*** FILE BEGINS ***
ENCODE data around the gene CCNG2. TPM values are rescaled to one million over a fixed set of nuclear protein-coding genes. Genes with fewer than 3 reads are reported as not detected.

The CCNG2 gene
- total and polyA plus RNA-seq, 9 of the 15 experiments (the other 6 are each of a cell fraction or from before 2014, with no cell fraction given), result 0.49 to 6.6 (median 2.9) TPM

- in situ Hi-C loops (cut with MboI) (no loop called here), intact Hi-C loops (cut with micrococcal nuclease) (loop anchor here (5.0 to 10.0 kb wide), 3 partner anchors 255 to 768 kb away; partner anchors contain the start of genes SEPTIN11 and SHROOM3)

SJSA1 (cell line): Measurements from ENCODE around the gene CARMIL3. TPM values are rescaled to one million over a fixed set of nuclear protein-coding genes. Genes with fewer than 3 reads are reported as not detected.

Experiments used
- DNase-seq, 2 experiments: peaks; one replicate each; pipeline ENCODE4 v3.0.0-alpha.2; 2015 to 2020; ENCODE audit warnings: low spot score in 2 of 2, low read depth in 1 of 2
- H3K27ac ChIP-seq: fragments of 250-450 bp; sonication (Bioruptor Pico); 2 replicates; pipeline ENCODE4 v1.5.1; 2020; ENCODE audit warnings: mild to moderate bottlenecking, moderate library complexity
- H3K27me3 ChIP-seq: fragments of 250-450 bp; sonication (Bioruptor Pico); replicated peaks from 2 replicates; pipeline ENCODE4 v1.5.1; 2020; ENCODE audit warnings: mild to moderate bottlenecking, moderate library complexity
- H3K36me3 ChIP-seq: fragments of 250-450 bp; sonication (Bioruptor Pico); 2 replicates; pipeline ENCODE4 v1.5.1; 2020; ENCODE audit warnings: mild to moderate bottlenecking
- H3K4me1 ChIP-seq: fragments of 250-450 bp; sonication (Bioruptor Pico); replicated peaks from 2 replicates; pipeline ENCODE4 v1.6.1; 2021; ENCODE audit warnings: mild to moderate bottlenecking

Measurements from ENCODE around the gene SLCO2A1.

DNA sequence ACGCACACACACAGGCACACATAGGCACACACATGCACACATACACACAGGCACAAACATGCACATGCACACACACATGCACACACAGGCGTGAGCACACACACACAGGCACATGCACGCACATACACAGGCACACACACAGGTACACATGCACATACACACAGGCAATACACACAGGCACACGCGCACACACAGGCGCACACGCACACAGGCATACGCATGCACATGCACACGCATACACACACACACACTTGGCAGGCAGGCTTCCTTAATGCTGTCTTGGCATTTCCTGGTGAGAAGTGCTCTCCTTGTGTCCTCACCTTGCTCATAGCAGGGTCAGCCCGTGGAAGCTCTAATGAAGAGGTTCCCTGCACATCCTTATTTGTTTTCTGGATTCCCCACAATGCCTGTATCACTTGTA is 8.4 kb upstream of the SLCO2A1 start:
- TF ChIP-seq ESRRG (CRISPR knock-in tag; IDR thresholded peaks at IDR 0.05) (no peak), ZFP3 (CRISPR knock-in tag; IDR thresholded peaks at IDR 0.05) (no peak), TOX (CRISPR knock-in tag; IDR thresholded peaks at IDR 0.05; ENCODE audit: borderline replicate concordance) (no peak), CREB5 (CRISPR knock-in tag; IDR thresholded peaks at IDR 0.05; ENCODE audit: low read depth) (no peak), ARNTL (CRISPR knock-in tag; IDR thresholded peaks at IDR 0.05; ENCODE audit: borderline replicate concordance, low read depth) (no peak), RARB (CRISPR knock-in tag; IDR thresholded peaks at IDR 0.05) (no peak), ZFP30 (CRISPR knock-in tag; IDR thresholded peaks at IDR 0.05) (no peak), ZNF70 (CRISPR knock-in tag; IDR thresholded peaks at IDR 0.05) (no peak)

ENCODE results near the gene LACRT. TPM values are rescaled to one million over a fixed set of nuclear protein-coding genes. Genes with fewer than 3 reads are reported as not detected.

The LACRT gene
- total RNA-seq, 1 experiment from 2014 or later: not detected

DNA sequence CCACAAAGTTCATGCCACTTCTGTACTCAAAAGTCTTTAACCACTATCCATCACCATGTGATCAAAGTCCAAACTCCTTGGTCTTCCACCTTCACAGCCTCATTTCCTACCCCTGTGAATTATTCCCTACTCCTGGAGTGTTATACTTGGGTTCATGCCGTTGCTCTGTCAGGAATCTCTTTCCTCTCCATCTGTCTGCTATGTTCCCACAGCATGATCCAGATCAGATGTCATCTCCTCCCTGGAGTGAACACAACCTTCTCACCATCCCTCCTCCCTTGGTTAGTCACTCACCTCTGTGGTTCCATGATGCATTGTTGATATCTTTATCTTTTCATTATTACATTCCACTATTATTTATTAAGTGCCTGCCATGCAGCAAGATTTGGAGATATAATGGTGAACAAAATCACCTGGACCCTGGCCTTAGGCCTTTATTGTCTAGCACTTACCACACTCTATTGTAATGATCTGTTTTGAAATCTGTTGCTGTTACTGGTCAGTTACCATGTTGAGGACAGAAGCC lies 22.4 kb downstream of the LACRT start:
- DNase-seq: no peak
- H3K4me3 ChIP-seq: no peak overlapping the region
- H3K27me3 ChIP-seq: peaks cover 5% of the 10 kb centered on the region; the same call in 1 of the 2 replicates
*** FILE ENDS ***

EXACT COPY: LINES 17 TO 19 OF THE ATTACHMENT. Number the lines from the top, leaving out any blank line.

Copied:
- total RNA-seq, 1 experiment from 2014 or later: not detected

DNA sequence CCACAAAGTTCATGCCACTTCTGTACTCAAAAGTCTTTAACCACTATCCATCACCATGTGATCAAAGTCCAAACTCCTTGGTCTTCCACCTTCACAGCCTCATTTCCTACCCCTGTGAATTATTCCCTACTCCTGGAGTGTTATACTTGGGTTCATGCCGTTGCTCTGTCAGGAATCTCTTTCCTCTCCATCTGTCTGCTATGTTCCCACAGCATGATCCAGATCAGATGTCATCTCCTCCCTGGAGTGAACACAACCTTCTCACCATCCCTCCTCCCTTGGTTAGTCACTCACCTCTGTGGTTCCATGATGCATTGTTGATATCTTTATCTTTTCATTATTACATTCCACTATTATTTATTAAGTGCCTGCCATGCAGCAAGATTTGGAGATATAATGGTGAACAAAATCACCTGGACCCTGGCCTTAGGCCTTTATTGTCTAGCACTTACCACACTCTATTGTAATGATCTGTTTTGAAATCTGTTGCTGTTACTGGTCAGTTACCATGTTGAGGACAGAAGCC lies 22.4 kb downstream of the LACRT start:
- DNase-seq: no peak